A French woman’s struggle to bring her rapist to justice

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In France, only one in ten women has to report a rape. As the world marks the International Day for the Elimination of Violence against Women on Friday, TUSEN investigates the case of a young woman who has brought criminal charges against her rapist. But after six years of court battles, her abuser walked away a free man.

Karine Sanzalone was walking home late one night in October 2016 when a taxi driver offered her a ride.

She was just 19 and the taxi driver told her that it is unsafe for a young woman to be alone on the street at night.

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Sanzalone felt vulnerable. The taxi driver seemed nice. She got in the car and her life changed forever. The taxi driver raped the teen.

“It was late at night. I shouldn’t have gotten in. I was young and I should have known better. All the while I’ve been telling myself I should have seen it coming,” she said. the feeling that stays with me the most.”

Sanzalone was in a state of shock for three days before she decided to go to the police.

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The attacker was known to the police. He had previously been sentenced to a year in prison for assault.

When her rapist attacked another victim ten days later, the prosecutor finally opened an investigation.

Six years later, he received a four-year suspended sentence and two years of so-called alternative detention, which is electronic tagging. In other words, he was free to leave court that day.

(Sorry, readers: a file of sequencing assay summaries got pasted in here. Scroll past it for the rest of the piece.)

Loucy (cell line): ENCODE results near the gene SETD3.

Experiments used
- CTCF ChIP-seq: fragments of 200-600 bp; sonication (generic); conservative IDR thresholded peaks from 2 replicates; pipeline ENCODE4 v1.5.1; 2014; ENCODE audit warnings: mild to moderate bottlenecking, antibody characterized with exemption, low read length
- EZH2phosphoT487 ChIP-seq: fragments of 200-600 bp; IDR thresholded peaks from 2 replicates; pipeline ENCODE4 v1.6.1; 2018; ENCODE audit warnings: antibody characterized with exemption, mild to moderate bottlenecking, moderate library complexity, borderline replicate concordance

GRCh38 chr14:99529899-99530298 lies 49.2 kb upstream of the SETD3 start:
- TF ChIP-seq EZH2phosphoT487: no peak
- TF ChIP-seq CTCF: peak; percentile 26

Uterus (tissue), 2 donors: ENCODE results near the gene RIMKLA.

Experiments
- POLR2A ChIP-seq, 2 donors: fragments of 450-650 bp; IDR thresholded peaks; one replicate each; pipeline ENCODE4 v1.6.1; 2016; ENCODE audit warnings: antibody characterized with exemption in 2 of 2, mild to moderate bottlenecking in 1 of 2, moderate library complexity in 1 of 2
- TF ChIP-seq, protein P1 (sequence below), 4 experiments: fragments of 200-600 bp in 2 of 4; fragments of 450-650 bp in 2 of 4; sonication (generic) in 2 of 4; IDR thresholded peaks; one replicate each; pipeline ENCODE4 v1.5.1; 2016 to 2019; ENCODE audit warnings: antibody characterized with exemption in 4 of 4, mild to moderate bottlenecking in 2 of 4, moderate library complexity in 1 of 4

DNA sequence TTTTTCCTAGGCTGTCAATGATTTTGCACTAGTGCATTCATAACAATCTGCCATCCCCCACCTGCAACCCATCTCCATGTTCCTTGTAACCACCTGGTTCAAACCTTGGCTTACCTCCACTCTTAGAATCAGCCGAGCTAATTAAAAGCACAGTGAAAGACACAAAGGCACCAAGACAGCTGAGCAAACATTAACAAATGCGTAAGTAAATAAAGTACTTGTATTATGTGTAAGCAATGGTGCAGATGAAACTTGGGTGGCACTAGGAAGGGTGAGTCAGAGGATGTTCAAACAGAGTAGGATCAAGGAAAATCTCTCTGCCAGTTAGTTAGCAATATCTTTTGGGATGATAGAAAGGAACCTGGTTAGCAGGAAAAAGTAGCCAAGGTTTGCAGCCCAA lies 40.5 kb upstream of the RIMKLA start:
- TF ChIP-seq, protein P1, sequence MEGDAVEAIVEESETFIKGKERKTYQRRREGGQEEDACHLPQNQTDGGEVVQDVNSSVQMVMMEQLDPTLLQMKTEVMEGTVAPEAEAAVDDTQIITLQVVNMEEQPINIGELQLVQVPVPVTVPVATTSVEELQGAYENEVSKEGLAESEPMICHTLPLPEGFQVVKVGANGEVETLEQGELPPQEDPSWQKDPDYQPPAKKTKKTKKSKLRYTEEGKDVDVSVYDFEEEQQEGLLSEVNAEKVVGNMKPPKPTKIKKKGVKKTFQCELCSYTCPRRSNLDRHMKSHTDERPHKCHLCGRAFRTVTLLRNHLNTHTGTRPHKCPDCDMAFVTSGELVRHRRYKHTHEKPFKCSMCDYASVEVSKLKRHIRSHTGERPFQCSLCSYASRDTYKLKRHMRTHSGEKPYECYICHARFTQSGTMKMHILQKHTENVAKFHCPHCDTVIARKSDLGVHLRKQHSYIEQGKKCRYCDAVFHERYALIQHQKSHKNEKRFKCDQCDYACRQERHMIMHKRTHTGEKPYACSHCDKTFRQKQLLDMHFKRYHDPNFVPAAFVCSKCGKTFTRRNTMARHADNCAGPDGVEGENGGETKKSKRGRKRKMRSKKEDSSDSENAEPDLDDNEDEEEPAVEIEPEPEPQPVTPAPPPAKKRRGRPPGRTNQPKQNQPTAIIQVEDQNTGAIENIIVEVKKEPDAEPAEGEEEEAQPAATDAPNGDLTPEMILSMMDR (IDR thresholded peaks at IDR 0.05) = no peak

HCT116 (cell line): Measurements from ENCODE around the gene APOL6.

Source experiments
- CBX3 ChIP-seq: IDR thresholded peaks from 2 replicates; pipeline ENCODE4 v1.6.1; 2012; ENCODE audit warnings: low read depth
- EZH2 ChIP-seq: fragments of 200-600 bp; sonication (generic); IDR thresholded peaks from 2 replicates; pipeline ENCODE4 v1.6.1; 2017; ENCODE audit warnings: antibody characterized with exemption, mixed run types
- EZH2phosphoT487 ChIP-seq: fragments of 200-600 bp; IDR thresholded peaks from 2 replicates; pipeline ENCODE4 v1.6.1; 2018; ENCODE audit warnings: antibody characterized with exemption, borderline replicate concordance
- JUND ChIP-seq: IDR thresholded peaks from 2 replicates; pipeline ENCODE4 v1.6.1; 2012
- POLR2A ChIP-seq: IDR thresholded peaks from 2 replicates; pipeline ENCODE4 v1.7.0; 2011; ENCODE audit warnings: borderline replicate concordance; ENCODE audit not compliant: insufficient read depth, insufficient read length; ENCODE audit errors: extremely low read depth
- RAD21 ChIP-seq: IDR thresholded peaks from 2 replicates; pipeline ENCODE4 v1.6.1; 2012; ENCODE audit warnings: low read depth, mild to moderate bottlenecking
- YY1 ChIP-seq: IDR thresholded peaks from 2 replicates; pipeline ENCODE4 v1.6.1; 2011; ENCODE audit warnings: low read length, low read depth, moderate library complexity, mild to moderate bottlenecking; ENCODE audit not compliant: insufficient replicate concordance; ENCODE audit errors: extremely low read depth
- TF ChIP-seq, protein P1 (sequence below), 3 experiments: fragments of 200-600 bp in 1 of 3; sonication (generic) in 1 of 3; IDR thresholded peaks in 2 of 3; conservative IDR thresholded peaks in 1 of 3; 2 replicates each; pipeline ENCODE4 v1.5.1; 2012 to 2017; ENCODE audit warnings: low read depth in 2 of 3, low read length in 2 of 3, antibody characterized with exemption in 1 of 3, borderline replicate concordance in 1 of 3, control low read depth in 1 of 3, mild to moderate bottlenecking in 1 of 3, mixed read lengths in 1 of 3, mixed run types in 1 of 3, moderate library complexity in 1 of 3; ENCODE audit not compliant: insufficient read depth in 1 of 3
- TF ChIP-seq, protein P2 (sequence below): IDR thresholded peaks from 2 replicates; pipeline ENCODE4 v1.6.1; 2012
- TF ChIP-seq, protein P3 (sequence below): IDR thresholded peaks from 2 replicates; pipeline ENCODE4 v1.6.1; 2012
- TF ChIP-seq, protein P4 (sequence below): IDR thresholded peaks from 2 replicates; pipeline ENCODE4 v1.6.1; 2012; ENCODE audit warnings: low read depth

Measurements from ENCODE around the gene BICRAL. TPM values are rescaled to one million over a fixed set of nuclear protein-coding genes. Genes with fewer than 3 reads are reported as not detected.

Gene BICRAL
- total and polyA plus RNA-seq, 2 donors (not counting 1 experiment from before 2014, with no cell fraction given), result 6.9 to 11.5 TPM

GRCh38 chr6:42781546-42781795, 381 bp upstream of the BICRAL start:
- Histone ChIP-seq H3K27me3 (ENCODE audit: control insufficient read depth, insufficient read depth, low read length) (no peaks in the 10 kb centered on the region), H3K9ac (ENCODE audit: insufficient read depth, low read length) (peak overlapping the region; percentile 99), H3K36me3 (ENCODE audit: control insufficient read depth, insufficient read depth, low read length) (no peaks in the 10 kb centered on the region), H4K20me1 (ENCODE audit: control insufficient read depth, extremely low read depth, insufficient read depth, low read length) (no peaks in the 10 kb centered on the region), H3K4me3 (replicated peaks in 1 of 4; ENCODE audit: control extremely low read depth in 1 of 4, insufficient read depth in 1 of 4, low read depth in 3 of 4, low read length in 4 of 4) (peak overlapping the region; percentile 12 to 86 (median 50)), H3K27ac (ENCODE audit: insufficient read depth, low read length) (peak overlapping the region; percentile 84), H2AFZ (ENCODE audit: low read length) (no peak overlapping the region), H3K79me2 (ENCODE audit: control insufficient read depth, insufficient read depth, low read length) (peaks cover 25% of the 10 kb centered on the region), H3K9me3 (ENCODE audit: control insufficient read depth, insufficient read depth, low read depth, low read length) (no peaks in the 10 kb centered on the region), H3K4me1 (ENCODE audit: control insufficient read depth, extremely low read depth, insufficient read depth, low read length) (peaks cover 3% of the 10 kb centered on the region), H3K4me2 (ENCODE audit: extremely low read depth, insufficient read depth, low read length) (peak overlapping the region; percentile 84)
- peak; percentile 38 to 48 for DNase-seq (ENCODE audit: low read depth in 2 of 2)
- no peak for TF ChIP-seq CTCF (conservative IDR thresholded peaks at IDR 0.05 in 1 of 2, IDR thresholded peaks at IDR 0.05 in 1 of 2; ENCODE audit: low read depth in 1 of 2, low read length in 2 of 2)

For Sanzalone’s lawyer, Sonia El Midouli, it came as a shock, but not a surprise. “With this four-year suspended sentence and two years of alternative detention, we felt that the court had deliberately decided that this man would not spend a day in prison – because he has a job, he is an entrepreneur, because he is in custody has been taken would have slowed down his psychiatric treatment he started years earlier. And also because the prisons here are overcrowded,” she explained.

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In France, according to studies, only six out of 1,000 sexual assaults are found guilty by a court.

Now 25, Sanzalone continues to fight for justice and still hopes for an outcome other than a second trial, which will not take place until 2024.

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